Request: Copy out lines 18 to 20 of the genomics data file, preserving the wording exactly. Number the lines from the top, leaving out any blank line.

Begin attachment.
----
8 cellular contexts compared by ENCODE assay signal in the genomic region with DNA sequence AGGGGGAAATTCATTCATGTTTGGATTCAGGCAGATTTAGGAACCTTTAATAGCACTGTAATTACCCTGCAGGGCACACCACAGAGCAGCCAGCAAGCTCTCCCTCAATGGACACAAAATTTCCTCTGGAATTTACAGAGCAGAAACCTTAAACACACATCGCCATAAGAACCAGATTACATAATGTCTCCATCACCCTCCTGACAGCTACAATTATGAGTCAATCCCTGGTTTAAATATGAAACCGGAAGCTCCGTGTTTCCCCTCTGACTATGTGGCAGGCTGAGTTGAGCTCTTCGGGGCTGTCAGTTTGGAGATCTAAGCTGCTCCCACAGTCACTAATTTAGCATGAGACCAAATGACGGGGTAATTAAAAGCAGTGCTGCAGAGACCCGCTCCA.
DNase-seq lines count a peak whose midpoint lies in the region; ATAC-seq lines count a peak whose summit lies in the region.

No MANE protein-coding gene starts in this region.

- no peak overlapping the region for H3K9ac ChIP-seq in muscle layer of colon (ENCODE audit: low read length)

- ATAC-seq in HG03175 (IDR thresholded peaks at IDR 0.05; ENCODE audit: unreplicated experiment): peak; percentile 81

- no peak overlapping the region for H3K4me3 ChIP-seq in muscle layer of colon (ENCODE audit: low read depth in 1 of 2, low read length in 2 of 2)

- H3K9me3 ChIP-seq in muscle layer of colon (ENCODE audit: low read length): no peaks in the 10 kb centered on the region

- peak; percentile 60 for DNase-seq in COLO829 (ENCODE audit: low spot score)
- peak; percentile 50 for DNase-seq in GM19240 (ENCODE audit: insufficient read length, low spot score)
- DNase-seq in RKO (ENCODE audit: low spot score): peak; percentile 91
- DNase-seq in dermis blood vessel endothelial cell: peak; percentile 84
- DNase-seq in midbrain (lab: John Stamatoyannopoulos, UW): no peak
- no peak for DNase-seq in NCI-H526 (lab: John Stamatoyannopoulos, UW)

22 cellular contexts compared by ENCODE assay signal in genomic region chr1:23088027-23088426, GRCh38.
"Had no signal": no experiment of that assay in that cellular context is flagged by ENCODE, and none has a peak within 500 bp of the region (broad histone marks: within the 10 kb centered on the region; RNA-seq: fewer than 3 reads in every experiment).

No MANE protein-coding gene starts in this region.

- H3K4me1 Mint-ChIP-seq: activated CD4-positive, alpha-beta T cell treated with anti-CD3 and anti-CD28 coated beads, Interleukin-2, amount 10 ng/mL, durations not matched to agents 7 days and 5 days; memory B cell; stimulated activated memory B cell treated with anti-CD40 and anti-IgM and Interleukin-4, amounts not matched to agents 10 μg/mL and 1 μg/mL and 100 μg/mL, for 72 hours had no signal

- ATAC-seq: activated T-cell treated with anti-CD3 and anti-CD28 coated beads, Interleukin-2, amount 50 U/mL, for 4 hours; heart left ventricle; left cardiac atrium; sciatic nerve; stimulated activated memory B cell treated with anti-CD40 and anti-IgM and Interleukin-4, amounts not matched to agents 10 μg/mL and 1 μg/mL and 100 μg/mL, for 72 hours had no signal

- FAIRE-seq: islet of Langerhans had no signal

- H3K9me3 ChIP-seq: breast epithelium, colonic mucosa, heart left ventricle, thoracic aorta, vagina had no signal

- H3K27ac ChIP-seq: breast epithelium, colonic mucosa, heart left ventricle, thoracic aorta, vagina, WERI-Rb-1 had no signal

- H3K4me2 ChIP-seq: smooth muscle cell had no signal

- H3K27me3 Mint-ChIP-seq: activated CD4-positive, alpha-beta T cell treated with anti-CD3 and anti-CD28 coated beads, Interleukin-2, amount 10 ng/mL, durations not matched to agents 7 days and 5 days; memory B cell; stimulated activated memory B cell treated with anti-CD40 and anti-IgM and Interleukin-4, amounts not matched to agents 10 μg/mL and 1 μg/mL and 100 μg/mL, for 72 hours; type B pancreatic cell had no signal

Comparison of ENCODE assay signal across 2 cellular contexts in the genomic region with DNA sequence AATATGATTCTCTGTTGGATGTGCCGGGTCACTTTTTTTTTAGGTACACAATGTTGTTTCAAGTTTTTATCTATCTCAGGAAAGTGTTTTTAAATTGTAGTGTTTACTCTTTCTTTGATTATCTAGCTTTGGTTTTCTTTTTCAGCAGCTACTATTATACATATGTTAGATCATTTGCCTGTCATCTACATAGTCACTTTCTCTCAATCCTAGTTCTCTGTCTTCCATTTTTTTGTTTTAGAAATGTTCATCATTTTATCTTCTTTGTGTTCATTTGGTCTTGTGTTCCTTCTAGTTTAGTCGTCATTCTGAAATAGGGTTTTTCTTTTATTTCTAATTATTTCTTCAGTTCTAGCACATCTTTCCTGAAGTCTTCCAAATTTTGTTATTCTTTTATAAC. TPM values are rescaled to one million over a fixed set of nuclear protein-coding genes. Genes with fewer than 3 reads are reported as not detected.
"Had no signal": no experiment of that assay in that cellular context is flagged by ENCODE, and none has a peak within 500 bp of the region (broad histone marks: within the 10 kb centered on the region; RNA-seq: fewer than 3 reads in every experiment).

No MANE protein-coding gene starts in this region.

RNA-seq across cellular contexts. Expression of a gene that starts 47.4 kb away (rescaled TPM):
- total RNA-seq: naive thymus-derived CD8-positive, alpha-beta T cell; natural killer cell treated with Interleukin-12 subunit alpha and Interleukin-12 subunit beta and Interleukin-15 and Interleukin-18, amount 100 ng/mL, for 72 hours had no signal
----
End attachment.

- ATAC-seq: activated T-cell treated with anti-CD3 and anti-CD28 coated beads, Interleukin-2, amount 50 U/mL, for 4 hours; heart left ventricle; left cardiac atrium; sciatic nerve; stimulated activated memory B cell treated with anti-CD40 and anti-IgM and Interleukin-4, amounts not matched to agents 10 μg/mL and 1 μg/mL and 100 μg/mL, for 72 hours had no signal

- FAIRE-seq: islet of Langerhans had no signal

- H3K9me3 ChIP-seq: breast epithelium, colonic mucosa, heart left ventricle, thoracic aorta, vagina had no signal